Dechert Re:Torts - Key Developments in Product Liability and Mass Torts


Issue 2 - February 2023

Environmental Edit

Federal Appeals Court Dismisses Challenge to Interim PFAS Guidance, Leaving Important Questions Unresolved

The D.C. Circuit Court of Appeals dismissed a challenge to EPA’s issuance of interim drinking water health advisories for certain perfluoroalkyl substances (“PFAS”). Order, Am. Chemistry Council v. Env’t Prot. Agency, No. 22-1177 (D.C. Cir. Jan. 23, 2023), Doc. No. 1982598. Those advisories markedly reduced the limits for two PFAS compounds and issued new advisories for others. The D.C. Circuit’s decision leaves key questions unanswered about the consequences of the advisories and the science and procedure behind their development.

The industry trade association American Chemistry Council (“ACC”) challenged EPA’s PFOA and PFOS advisories as “scientifically flawed and procedurally improper.” Petition for Review, at 2. According to the ACC, the updated advisories did not rely on best available science and were impossible to implement because the lowered thresholds were below current detection limits. Id. at 2-3, 8-9. With the current technology, “[e]ven water that registers no detectable level of PFOA or PFOS cannot be confirmed to be in compliance.” Id. at 9. While the PFOA and PFOS advisories were nominally “provisional,” “non-enforceable,” and “non-regulatory” in nature, PFOA Advisory at 1; PFOS Advisory at 1, several states “automatically incorporate” or otherwise rely on the advisories for setting their regulatory standards. Petition for Review at 4-5 & n.3. Likewise, federal and state agencies adopt advisories as the standards for site remediation and cleanup orders. Id. at 7. The common law can also look to regulatory standards to inform the scope of tort liability. See, e.g., Restatement (Second) of Torts § 286.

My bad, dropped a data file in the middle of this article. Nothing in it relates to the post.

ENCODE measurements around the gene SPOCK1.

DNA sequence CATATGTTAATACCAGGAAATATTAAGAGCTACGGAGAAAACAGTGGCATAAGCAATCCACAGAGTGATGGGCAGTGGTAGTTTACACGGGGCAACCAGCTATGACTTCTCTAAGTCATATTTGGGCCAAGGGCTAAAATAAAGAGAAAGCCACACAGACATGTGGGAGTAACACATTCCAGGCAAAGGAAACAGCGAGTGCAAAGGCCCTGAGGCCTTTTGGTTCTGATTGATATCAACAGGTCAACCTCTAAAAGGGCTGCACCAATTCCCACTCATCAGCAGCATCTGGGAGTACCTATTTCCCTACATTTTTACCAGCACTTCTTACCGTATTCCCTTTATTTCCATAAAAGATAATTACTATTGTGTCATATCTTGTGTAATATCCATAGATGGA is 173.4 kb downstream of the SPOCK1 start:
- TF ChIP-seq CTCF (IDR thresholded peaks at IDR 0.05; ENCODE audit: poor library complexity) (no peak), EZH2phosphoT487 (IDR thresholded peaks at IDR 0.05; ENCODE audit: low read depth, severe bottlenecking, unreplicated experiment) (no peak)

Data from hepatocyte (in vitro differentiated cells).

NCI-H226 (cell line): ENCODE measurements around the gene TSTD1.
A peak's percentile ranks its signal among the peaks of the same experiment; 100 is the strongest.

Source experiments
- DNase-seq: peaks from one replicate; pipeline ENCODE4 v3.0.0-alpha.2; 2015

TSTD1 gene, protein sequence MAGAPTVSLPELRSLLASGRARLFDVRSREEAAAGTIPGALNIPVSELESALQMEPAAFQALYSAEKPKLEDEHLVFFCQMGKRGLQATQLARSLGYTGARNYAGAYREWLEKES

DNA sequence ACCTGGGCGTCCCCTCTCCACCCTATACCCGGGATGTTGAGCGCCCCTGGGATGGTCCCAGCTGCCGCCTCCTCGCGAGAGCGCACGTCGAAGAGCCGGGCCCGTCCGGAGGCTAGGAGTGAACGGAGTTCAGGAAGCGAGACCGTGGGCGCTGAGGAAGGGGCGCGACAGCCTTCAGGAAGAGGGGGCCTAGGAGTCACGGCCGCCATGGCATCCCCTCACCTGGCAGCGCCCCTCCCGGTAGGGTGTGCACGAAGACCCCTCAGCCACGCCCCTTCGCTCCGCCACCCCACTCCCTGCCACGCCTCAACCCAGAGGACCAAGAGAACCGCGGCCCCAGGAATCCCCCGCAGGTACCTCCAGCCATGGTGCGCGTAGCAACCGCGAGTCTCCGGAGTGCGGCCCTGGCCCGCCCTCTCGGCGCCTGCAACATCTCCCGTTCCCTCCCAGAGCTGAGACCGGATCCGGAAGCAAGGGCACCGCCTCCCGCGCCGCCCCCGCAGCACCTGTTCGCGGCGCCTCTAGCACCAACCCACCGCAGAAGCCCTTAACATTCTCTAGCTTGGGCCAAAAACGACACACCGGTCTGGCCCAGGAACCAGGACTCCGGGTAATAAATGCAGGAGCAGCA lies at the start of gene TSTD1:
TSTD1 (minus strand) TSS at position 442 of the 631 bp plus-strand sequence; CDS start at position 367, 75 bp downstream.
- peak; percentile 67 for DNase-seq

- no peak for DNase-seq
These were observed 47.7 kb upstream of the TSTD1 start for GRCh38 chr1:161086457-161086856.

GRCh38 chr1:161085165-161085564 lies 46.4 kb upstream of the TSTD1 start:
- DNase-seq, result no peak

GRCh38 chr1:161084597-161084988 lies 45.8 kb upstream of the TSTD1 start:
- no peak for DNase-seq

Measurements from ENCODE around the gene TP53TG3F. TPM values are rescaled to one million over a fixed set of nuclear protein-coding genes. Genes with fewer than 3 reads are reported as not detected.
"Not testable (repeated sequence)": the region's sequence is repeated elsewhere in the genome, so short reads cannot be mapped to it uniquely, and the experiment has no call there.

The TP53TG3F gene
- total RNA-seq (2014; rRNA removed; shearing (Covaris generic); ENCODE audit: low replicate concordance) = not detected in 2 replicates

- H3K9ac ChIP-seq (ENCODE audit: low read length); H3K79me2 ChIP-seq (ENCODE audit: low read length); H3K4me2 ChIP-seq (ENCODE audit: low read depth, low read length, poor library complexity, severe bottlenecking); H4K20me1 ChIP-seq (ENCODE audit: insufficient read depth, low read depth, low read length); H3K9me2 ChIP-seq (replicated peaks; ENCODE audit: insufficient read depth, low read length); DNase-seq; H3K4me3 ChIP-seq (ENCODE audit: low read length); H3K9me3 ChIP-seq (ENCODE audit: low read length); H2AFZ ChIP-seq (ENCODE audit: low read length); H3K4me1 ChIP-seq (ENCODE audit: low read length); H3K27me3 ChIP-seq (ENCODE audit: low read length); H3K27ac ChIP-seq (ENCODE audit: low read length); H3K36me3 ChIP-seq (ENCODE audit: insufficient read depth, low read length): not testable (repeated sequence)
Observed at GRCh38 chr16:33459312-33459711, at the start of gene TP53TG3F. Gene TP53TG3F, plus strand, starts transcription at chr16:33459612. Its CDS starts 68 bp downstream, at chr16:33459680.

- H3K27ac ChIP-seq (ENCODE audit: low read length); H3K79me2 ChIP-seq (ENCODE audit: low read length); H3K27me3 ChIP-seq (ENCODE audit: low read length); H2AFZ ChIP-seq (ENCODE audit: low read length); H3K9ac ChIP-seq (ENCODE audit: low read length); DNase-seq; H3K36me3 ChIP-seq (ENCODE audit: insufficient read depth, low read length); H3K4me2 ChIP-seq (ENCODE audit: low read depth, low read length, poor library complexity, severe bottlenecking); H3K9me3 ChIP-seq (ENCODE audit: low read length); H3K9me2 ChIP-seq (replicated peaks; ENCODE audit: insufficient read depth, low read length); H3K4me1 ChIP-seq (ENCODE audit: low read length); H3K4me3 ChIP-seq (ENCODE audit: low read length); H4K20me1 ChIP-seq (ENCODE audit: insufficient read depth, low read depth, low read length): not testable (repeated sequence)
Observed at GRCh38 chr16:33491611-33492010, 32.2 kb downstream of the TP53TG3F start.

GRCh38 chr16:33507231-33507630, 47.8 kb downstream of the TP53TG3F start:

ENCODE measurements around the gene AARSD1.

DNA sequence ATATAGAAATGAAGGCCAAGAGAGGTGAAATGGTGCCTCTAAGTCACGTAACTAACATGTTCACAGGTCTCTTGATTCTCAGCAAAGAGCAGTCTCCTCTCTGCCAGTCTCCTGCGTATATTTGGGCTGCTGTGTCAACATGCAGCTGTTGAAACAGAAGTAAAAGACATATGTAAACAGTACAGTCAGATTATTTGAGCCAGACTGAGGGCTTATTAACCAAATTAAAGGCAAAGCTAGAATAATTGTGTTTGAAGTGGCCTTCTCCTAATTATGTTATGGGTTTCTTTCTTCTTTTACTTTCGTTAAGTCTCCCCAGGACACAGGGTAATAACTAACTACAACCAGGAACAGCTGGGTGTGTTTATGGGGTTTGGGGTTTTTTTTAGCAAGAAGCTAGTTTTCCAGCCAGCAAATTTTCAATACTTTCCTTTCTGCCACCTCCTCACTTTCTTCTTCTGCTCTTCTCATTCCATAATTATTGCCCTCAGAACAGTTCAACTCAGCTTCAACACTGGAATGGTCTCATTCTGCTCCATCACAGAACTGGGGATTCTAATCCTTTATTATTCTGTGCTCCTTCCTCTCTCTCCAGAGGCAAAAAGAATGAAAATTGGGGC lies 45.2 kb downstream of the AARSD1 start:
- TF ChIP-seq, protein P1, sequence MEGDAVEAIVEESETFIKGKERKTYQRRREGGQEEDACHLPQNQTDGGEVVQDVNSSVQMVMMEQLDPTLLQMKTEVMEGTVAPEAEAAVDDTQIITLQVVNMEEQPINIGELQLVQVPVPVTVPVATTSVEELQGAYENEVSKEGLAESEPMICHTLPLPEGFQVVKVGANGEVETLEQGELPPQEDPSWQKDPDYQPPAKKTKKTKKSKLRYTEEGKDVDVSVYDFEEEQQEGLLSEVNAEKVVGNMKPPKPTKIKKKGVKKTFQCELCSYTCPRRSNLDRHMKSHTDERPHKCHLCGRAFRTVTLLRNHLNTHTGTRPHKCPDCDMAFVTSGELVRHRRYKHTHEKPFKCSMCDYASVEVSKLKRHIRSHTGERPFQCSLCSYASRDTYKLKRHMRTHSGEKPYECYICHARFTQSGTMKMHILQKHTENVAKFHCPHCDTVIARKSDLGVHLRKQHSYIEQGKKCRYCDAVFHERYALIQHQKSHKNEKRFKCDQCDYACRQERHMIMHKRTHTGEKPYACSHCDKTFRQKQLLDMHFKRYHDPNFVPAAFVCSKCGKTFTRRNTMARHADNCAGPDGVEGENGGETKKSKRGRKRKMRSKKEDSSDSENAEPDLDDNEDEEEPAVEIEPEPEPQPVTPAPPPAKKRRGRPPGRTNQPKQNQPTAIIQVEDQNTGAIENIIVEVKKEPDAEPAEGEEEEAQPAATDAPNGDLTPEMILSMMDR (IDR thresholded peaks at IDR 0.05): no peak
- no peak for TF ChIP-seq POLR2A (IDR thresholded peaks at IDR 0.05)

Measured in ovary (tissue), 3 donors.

On EPA’s motion, the D.C. Circuit issued a summary order dismissing the petition for lack of standing. Though the ACC contended that it had associational standing to challenge the interim advisories on behalf of its members, Opp. to Mot. to Dismiss (Oct. 11, 2022), at 20-22, the court held that the ACC had “neither alleged that the challenged conduct affects all of its members nor identified any specific member” with a concrete injury. Jan. 23 Order. Instead, the ACC pointed only to “alleged harm facing an indirect subsidiary of one of its members.” Id. And while plaintiffs in tort cases against ACC members were citing the interim advisories, the court determined that the ACC had not shown a “substantial probability” that ACC members incurred costs to defend those lawsuits because of the advisories. Id.

Takeaway: The D.C. Circuit’s decision highlights the obstacle that standing can pose to mounting a legal challenge to interim agency actions, despite actual consequences to these advisories highlighted by the ACC briefing. The merits of the ACC’s arguments remain undecided and likely will remain so until it addresses the D.C. Circuit’s standing concerns.

Learn more about PFAS development on Dechert’s PFAS website.

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European Union Proposes to Significantly Restrict PFAS

On February 7, the European Union’s European Chemical Agency (“ECHA”) proposed to severely restrict the use of any per- and polyfluoroalkyl substances (“PFAS”). The proposal was the result of a three-year investigation into potential concerns with the persistence of PFAS in the environment as well as reports of possible associations of PFAS exposure and certain health effects. This proposal is likely to have broad impacts, particularly for companies who buy or sell products that may contain PFAS from Europe.